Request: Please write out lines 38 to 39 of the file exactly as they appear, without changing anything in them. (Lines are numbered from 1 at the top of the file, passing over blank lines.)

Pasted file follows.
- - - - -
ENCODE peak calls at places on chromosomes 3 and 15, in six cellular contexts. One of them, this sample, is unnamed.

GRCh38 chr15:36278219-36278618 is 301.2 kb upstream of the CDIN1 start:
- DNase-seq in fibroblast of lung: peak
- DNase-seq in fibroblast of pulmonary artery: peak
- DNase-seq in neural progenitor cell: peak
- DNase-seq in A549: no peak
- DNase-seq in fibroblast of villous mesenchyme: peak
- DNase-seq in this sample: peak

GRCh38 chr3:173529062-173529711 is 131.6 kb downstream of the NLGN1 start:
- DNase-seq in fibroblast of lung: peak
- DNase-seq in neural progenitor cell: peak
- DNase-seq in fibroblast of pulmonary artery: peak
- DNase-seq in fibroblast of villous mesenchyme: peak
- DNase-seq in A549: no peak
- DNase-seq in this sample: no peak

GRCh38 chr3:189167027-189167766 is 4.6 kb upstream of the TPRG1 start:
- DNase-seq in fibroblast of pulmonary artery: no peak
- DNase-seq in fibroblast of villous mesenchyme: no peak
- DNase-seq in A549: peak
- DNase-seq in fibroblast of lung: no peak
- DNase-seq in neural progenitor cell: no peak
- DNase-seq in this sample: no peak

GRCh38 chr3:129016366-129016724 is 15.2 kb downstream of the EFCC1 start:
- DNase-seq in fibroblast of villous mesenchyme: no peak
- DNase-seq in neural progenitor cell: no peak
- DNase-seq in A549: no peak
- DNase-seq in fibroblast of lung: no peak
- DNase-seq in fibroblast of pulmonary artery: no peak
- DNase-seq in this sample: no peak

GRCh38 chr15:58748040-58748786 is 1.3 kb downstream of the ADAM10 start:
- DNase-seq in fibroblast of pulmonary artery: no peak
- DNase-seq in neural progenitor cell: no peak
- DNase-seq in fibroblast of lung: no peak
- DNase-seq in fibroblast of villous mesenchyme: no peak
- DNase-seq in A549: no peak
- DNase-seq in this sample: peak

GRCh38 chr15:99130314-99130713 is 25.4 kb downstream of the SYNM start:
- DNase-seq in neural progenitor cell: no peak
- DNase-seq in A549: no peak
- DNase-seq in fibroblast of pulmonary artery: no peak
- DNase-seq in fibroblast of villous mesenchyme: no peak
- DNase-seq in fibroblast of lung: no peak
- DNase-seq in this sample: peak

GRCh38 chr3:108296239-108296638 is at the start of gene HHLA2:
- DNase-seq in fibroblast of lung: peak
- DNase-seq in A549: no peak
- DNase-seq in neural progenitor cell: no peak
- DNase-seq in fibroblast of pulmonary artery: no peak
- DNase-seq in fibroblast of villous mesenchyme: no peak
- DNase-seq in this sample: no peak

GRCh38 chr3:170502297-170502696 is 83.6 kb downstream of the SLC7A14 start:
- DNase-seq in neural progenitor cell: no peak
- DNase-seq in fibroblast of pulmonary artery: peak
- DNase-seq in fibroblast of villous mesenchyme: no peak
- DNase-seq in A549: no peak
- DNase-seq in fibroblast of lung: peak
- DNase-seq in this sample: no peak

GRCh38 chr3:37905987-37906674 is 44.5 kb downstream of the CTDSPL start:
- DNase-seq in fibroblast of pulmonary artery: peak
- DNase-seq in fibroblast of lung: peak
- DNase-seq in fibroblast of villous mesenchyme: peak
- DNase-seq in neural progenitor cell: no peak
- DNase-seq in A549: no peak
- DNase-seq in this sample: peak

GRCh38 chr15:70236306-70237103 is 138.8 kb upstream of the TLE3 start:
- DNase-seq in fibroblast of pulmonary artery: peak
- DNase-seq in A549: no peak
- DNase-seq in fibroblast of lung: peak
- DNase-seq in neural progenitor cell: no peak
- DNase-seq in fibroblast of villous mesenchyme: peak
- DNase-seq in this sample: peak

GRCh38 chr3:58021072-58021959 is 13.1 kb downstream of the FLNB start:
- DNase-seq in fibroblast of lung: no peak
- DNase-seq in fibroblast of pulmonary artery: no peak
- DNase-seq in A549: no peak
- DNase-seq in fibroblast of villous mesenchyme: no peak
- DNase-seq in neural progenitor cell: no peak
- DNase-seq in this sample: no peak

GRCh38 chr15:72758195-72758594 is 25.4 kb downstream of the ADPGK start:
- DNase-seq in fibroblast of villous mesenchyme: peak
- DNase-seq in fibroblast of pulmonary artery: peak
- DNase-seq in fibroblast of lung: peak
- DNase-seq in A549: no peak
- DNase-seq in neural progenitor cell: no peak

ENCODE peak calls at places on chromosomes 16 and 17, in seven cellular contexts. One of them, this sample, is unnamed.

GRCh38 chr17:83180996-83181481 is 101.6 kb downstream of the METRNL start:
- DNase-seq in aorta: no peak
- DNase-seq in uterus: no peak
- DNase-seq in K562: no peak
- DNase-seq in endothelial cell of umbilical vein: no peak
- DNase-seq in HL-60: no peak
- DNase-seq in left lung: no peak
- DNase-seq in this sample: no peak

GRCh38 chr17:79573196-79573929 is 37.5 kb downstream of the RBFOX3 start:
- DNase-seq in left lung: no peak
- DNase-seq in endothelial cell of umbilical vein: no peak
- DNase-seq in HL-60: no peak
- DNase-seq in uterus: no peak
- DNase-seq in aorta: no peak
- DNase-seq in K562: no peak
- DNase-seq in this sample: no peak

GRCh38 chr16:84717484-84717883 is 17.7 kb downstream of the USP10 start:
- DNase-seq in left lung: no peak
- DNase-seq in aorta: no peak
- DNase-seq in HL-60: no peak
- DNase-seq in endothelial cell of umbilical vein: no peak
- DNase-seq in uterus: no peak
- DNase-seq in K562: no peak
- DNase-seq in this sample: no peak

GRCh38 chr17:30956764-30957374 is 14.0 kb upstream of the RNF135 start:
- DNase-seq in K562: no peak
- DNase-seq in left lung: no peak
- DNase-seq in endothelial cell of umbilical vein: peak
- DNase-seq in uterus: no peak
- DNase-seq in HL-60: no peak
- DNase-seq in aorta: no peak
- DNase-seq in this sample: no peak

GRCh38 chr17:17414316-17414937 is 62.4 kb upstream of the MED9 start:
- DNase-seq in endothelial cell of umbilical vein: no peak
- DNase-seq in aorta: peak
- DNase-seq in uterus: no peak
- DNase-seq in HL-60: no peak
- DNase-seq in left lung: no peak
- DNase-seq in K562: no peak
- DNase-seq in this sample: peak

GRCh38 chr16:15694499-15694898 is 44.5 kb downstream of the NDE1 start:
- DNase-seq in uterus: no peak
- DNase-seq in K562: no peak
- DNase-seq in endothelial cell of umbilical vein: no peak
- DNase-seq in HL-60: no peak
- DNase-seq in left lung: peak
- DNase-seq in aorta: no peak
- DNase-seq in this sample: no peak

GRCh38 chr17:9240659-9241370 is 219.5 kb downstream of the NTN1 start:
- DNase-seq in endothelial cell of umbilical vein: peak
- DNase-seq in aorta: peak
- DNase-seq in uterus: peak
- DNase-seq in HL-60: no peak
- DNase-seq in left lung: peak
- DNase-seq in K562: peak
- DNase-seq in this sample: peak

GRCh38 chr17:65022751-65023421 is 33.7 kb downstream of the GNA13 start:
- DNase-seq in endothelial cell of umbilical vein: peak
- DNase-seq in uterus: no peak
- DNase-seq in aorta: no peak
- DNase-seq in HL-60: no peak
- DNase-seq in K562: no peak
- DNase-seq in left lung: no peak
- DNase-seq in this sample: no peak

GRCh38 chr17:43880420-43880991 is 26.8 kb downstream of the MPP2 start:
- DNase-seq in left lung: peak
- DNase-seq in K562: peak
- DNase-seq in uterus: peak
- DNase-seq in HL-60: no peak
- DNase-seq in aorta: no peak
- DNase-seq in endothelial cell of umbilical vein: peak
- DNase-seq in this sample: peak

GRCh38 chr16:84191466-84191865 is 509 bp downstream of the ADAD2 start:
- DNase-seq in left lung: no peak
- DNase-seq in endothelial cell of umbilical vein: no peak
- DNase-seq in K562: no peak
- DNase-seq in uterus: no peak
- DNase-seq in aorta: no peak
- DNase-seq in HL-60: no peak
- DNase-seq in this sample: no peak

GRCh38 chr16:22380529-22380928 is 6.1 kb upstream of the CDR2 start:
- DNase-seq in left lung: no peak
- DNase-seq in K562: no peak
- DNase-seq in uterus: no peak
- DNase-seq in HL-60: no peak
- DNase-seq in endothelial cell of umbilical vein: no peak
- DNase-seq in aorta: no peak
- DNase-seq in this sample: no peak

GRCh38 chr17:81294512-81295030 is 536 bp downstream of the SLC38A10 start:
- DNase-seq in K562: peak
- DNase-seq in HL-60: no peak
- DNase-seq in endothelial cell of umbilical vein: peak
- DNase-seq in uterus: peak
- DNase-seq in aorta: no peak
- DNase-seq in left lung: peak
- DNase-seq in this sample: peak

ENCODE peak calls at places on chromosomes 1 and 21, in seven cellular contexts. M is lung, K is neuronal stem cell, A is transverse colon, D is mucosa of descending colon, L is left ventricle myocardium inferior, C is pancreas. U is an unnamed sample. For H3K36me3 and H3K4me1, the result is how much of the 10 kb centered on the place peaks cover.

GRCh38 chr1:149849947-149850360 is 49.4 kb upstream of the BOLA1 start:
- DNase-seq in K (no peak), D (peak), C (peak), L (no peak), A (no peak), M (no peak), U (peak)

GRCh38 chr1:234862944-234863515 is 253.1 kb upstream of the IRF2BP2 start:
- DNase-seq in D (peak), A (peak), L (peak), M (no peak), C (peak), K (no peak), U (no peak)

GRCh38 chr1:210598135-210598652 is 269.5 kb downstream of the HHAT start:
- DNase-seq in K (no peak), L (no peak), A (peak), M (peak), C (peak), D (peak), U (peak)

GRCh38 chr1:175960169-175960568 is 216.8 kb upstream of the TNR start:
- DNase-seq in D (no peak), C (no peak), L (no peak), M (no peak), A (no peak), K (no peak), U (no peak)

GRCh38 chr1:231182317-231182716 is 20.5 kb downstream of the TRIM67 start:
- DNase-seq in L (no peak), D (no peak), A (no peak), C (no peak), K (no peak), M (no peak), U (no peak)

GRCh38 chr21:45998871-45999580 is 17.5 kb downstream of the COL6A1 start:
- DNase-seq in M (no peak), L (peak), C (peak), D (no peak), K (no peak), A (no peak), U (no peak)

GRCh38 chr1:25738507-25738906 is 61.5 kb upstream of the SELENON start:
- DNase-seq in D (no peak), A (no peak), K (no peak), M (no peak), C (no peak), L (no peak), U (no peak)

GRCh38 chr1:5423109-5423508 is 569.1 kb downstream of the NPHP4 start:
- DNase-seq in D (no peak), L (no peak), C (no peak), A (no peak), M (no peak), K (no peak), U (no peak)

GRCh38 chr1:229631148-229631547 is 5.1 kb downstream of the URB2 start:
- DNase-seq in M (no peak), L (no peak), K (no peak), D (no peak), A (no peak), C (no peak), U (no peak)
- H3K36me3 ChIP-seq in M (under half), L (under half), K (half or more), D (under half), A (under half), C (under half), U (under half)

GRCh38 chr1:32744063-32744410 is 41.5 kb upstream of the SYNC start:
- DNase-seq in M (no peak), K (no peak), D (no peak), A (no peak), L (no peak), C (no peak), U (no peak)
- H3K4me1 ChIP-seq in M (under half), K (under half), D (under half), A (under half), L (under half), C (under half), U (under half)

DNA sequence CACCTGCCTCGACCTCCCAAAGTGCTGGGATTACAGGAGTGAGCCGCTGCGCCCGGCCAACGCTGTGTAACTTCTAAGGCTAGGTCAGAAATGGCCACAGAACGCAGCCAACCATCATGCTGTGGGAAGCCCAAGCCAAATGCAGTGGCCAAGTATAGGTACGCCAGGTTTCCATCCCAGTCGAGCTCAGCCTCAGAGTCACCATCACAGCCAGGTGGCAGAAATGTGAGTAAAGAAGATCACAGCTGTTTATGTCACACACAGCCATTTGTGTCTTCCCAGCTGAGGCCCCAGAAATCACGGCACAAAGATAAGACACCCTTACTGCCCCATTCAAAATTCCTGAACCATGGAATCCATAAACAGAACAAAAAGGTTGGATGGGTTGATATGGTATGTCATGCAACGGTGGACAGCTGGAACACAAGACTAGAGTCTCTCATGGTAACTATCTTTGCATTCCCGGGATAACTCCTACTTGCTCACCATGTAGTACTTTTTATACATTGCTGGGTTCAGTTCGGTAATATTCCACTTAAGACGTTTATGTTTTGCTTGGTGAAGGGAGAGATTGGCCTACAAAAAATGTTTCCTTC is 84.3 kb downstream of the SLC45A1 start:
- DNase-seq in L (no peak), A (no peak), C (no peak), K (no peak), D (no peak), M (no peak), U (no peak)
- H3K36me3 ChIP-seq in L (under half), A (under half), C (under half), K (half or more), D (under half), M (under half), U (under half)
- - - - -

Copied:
- DNase-seq in neural progenitor cell: no peak
- DNase-seq in A549: no peak